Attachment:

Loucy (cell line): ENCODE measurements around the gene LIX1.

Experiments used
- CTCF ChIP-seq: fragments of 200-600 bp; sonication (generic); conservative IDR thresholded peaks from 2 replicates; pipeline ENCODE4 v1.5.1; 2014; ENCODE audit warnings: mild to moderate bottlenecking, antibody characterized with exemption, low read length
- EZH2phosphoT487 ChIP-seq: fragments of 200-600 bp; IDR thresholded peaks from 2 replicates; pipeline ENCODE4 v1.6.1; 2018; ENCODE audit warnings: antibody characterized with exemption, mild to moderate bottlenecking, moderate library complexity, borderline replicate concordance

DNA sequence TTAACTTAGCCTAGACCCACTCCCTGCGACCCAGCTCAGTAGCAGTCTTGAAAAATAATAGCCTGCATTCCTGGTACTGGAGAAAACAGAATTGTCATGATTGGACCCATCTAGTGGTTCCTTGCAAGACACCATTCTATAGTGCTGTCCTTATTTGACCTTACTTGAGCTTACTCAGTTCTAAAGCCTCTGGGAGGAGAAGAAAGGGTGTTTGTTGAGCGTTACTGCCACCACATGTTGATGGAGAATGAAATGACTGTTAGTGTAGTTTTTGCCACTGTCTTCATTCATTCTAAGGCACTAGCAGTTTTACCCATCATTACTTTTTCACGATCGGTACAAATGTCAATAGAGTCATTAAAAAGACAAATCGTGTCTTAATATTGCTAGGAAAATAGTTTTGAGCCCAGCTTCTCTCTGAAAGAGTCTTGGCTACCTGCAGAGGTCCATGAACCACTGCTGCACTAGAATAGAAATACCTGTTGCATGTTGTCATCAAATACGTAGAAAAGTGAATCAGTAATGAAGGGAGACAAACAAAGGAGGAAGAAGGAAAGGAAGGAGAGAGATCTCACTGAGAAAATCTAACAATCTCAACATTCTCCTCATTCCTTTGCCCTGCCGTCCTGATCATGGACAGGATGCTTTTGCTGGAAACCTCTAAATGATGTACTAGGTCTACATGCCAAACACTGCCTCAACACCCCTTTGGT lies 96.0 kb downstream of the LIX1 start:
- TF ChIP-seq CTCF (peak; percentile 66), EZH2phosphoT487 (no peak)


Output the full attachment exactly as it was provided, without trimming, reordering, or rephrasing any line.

Loucy (cell line): ENCODE measurements around the gene LIX1.

Experiments used
- CTCF ChIP-seq: fragments of 200-600 bp; sonication (generic); conservative IDR thresholded peaks from 2 replicates; pipeline ENCODE4 v1.5.1; 2014; ENCODE audit warnings: mild to moderate bottlenecking, antibody characterized with exemption, low read length
- EZH2phosphoT487 ChIP-seq: fragments of 200-600 bp; IDR thresholded peaks from 2 replicates; pipeline ENCODE4 v1.6.1; 2018; ENCODE audit warnings: antibody characterized with exemption, mild to moderate bottlenecking, moderate library complexity, borderline replicate concordance

DNA sequence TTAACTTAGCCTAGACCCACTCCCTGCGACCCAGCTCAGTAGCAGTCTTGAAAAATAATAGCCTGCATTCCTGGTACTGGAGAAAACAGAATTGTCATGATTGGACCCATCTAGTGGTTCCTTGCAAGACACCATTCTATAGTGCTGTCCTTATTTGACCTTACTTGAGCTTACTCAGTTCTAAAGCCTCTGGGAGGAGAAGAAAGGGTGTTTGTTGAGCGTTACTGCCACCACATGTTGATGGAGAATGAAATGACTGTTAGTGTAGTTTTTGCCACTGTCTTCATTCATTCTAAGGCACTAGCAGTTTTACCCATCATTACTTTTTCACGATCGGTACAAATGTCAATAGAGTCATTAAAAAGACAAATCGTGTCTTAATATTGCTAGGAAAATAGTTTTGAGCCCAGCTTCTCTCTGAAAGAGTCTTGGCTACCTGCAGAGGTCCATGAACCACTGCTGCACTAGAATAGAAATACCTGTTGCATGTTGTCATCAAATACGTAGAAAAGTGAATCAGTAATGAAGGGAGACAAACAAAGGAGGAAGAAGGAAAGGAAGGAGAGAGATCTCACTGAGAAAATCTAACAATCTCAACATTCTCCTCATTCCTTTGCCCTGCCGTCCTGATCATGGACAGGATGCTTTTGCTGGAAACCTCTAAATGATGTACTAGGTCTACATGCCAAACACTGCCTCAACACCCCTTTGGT lies 96.0 kb downstream of the LIX1 start:
- TF ChIP-seq CTCF (peak; percentile 66), EZH2phosphoT487 (no peak)